UNDER THE FAIR DEBT COLLECTION PRACTICES ACT (a federal law regulating debt collectors), you have the right to request that any debt collector send you proof of the debt in question. This process is called debt validation or debt verification.
The right to dispute a debt and receive validation are part of the consumer’s rights.
A debt collector is any person or entity, including lawyers, who regularly attempt to collect consumer debts. Such a person is required to respond to your debt validation request
A consumer can dispute a debt at any time, but only a written request sent within thirty days of the first written notice of the debt triggers validation rights. However, failure by the consumer to dispute the debt during this thirty day period does not constitute a legal admission of the debt.
A debt collector must cease all attempts to collect the debt until they have sent a sufficient response.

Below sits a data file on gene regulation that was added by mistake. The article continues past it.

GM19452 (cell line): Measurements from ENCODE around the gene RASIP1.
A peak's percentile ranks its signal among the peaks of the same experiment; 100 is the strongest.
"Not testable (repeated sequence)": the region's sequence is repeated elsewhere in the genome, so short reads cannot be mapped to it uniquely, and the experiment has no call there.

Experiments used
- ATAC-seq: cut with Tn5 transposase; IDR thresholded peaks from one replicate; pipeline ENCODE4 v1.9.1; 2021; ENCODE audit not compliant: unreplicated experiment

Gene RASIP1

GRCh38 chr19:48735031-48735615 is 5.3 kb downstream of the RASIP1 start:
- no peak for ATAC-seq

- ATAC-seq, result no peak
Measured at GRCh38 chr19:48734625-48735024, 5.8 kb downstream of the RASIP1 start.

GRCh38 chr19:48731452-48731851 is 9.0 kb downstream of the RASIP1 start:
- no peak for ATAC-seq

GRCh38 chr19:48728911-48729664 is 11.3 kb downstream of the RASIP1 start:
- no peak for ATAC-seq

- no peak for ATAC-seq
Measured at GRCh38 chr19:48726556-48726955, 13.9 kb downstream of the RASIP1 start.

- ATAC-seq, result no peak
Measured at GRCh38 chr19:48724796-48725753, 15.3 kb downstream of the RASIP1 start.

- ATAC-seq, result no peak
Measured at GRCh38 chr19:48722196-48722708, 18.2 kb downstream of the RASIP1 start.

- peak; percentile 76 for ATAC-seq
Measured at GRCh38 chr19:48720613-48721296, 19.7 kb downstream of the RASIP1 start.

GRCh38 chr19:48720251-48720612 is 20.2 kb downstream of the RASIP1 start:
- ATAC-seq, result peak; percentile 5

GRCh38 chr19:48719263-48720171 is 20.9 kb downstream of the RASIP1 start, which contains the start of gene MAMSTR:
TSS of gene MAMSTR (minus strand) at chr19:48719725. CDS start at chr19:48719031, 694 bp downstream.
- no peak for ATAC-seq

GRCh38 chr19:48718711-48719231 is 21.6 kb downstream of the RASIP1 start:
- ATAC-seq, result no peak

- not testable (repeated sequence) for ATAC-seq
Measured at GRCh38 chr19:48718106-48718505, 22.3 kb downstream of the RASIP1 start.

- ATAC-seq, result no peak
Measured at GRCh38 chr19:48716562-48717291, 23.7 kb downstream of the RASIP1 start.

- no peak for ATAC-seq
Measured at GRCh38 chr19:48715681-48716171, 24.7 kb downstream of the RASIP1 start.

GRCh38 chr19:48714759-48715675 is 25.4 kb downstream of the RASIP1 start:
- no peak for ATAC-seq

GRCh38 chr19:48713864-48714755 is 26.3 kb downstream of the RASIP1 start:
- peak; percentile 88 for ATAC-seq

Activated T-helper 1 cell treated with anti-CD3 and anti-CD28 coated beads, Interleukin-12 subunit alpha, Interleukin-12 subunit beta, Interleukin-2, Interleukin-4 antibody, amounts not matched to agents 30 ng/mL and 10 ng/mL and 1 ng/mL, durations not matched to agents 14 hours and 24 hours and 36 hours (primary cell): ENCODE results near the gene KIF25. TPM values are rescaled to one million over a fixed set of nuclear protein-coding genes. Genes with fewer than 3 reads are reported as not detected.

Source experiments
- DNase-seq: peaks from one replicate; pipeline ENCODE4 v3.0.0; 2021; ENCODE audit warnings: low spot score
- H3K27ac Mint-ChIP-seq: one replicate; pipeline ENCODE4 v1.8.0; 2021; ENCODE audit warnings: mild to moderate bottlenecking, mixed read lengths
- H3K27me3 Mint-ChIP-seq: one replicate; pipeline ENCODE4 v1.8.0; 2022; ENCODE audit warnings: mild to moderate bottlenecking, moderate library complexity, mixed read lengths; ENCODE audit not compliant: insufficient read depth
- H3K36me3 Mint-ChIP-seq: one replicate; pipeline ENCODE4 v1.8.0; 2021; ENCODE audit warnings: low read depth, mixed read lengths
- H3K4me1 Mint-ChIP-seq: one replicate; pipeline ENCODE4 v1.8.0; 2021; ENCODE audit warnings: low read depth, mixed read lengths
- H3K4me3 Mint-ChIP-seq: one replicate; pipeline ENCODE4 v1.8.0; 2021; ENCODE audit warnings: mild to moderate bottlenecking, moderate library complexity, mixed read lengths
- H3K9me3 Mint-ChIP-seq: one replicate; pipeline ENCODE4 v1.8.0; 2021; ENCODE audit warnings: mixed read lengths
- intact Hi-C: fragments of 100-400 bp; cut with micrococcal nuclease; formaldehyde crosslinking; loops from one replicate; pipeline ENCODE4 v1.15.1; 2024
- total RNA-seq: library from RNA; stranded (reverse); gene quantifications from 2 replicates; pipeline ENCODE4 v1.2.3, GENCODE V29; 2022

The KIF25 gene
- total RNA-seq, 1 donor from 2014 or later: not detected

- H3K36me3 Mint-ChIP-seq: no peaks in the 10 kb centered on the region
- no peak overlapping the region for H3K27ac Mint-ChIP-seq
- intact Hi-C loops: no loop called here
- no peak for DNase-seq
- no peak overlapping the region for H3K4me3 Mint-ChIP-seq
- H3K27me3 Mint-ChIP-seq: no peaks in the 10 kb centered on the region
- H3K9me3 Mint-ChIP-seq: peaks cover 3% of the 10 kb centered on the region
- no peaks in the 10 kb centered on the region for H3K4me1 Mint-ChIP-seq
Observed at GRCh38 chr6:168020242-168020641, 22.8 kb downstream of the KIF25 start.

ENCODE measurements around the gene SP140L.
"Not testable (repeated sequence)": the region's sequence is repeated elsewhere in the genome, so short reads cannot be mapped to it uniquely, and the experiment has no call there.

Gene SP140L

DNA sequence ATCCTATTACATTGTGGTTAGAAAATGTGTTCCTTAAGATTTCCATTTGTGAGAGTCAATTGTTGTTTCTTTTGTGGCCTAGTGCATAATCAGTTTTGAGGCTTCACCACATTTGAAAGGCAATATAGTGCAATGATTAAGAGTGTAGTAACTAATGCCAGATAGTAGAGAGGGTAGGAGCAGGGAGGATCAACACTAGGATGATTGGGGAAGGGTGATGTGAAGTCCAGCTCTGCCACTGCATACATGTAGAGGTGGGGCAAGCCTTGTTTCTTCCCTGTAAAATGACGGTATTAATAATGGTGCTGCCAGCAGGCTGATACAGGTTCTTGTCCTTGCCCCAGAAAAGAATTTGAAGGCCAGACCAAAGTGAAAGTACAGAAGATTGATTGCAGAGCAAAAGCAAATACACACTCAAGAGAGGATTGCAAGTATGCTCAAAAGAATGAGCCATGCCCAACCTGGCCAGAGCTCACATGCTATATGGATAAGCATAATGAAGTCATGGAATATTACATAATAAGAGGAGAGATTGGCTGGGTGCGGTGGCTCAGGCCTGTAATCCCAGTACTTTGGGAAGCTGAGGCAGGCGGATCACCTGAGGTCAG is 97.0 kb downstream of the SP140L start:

At a minimum, the debt collector is required to confirm with the creditor the amount being claimed is correct and that the person from whom they are attempting to collect the debt is the person who owes it.
To be valid, your request for debt validation must be submitted in writing. You can dispute the entire debt, part of the debt, or request the name of the original creditor (debts are bought and sold and any specific debt collector may not be at all associated with your original creditor).
Your debt validation letter should be sent in writing. It’s best to send the letter via certified mail with return receipt requested. This way, you have proof of the letter’s mailing and receipt by the debt collector. If you have to file a lawsuit against the debt collector, the certified and return receipts will help strengthen your case.
Any dispute of the debt must also be reported by the creditor on the consumer’s credit report pursuant to the Fair Credit Reporting Act (FCRA).